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Where There's A Will There's A Way. 2022

 Commissioned by Northern Roots Oldham for 10,000 Steps festival and Manchester Histories Festival.

In collaboration with Helen Mather.

Our on going project The Botanical Society is inspired by 19th century working-class Botanical Societies formed of passionate self-taught naturalists. We are looking to develop ideas around how their model can offer a fresh approach to tackle the climate emergency.


Self-taught working-class artisans applied scientific method where there was limited literacy and no expectation for them to pursue learning. Observing, and finding wonder in their urban environment, they forged a sense of combined purpose - their locale was both their laboratory and art school. They shared books, read to each other; shared and identified specimens, and undertook communal walks, communicating knowledge through drawings, creative and factual writings, conversation, and gardening.


We are interested in developing alternative spaces for learning, co-creating, and disseminating knowledge. In both urban and rural environments, we want to inspire local groups into creative action through observing, documenting, and communicating changes in these spaces, fostering a sense of ownership and agency in the context of the climate emergency.


Our ambition is to create modern Botanical Societies in towns and cities around the North-West of England, all “united with a kindly nature and an insatiable thirst for knowledge” (Cash, James. Where There’s a will there’s a way, 1873). Through different co-created approaches to observing, documenting, and sharing, we would like to develop communities of informed activists, facilitating a range of creative responses, driving outcomes through relevant knowledge, observation, and a passion for their local environment. These societies would elevate understanding and engagement with the environment and collaboration between communities, lasting beyond our intervention.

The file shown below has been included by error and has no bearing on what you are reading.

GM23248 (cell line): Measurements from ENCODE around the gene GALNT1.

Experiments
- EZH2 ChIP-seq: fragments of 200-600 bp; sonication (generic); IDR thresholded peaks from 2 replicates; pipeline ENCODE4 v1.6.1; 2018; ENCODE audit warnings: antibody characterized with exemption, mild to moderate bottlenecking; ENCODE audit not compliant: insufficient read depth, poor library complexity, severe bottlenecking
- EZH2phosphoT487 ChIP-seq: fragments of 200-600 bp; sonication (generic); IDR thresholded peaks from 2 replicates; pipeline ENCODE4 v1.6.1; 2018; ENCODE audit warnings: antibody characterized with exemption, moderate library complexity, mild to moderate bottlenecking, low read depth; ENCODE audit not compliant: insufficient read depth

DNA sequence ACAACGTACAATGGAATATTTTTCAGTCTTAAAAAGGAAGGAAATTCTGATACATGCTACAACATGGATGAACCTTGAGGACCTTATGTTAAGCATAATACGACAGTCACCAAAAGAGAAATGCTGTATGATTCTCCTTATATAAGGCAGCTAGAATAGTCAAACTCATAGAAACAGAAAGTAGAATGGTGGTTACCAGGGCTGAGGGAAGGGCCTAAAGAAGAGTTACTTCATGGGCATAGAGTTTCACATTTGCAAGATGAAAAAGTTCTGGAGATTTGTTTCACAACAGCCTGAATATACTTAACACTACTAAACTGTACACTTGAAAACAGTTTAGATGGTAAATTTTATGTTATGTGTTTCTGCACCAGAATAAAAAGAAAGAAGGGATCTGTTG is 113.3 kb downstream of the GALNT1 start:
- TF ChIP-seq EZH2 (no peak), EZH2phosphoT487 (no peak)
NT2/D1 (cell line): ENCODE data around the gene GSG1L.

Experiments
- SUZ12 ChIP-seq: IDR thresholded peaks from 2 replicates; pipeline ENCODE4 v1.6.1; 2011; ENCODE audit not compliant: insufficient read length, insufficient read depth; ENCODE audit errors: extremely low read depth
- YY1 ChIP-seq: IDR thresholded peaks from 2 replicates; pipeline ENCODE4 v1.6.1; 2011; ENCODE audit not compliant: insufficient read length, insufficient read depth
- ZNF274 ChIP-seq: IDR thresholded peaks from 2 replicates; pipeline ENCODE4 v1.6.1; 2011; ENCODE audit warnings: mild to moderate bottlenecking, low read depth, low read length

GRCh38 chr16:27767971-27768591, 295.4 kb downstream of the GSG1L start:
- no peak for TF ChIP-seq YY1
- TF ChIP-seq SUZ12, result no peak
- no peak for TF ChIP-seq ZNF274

This version of the Botanical Society focussed on the local botanist John Mellor. We produced an interactive zine which folded out  into a poster with information on John Mellor and his local discoveries, it was made pocket sized to be used on walks, with led exercises to facilitate mindful observing of plants in any environment. We gave a talk and  presented the zine and a club badge on a walking tour as part of the 10,000 steps festival. We presented the zine and a history talk as part of the Manchester Histories festival along with leading a print making workshop with plants. 

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